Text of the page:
And these days, he ends up becoming much richer as an almost-trivial side benefit.

 

* — Thanks Rolf!

  • Rula December 28, 2014, 1:40 pm

    MMM October 9, 2011, 1:58 pm

    “Yup, you and various other commenters are right. The greatest ideas of today were already invented, and forgotten, and re-discovered, many times in the many generations that preceded us. But since we’re in one of those “largely forgotten” stages, sometimes it helps to have a bearded face from a fifty dollar bill with a hand-drawn mustache remind us all using an unusual writing style.”

    Yes, all reminders – any reminders help. But then one has to realize and understand what it is that one is being reminded of. The problem, I feel, is that the the mind is always attempting to resolve the problems which the mind (thought)/belief systems) has created to begin with. This, obviously, is a serious conflict of interest. How can I walk out of a dream by doing more dreaming? Haha :-)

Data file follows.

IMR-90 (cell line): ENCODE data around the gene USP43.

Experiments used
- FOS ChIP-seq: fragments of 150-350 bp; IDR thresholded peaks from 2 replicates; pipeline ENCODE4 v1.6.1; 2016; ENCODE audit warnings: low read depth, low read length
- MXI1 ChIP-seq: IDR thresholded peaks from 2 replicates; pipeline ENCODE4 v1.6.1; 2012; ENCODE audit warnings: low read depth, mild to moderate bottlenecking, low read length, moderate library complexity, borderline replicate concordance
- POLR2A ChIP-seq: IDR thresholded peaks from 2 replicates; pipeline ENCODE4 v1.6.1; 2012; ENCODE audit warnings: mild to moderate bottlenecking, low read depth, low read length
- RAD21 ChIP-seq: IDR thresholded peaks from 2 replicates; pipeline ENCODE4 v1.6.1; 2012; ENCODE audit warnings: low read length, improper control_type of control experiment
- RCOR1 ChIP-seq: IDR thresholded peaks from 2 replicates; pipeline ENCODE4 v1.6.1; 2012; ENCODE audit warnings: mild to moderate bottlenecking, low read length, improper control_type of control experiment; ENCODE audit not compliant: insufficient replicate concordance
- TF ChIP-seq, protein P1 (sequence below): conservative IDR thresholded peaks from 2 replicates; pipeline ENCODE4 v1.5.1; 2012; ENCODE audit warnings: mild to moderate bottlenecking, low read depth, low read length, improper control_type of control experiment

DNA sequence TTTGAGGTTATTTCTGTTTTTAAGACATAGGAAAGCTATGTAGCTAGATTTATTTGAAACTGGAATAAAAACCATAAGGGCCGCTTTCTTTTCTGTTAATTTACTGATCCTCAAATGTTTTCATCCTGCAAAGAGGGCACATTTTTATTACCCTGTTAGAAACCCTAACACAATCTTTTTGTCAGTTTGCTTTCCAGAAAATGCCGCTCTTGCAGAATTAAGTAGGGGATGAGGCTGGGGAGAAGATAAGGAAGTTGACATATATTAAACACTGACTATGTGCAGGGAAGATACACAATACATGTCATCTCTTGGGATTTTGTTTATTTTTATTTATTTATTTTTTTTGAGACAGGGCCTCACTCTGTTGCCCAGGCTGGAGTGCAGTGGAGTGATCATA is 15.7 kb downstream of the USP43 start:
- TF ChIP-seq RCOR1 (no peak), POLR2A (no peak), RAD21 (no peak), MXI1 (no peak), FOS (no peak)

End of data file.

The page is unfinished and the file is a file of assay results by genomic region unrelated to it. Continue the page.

Mr. Money Mustache, perhaps, has stumbled upon the secret to happiness by making the effort to LOOK and LISTEN. It’s a conscious act which bypasses the ancient and forgotten (or misinterpreted & misused) teachings or philosophies which may have originally sprung from true Realization – All original Realization is independent of the world which thought has created (which is always selfish, dysfunctional, and repetitive) and which has manifested into the ugly and cruel world we currently see and experience and yes, contribute to on a daily basis (though we claim to want peace).